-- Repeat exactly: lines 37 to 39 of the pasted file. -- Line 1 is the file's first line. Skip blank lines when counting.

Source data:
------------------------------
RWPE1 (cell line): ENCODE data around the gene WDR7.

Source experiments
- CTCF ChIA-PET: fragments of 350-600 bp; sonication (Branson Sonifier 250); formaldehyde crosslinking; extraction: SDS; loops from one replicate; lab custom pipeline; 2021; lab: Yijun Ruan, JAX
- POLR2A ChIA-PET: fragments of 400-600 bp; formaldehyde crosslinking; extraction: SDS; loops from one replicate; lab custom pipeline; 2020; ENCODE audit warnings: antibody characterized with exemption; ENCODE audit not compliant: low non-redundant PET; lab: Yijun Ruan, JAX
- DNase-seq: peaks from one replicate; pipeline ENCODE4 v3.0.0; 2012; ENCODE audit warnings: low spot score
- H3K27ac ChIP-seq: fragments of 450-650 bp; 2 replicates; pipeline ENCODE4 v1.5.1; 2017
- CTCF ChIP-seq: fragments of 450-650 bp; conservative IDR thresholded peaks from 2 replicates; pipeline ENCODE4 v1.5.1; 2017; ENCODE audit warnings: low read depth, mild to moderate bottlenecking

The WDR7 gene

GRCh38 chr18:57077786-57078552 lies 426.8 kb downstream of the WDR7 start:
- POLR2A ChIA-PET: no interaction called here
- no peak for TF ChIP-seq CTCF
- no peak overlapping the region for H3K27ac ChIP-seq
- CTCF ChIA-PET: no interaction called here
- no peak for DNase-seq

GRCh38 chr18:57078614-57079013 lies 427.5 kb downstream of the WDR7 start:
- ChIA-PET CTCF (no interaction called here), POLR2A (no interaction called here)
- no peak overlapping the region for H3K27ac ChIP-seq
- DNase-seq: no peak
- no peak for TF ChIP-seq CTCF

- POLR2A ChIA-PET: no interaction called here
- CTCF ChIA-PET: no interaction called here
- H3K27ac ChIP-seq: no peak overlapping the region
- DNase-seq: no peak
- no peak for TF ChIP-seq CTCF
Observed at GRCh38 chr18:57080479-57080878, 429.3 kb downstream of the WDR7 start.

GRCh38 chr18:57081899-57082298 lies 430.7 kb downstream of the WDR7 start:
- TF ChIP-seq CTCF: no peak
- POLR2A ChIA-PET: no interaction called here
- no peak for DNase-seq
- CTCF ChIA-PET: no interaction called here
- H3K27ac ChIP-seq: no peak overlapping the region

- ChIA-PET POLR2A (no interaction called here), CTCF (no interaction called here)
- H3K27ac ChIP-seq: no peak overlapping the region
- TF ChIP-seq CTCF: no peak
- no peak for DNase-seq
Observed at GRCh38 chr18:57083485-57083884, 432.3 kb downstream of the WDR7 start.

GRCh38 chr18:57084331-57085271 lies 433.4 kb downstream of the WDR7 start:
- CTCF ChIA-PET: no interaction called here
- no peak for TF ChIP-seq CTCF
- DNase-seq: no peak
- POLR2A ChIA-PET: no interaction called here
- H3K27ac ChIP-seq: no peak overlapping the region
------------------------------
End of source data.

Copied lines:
GRCh38 chr18:57084331-57085271 lies 433.4 kb downstream of the WDR7 start:
- CTCF ChIA-PET: no interaction called here
- no peak for TF ChIP-seq CTCF